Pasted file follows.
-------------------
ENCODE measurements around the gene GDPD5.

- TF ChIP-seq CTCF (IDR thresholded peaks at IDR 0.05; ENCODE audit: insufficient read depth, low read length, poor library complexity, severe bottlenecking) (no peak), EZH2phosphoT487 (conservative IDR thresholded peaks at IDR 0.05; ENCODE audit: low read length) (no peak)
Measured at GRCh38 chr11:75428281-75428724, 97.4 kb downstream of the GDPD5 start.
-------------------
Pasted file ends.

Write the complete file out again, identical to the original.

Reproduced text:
ENCODE measurements around the gene GDPD5.

- TF ChIP-seq CTCF (IDR thresholded peaks at IDR 0.05; ENCODE audit: insufficient read depth, low read length, poor library complexity, severe bottlenecking) (no peak), EZH2phosphoT487 (conservative IDR thresholded peaks at IDR 0.05; ENCODE audit: low read length) (no peak)
Measured at GRCh38 chr11:75428281-75428724, 97.4 kb downstream of the GDPD5 start.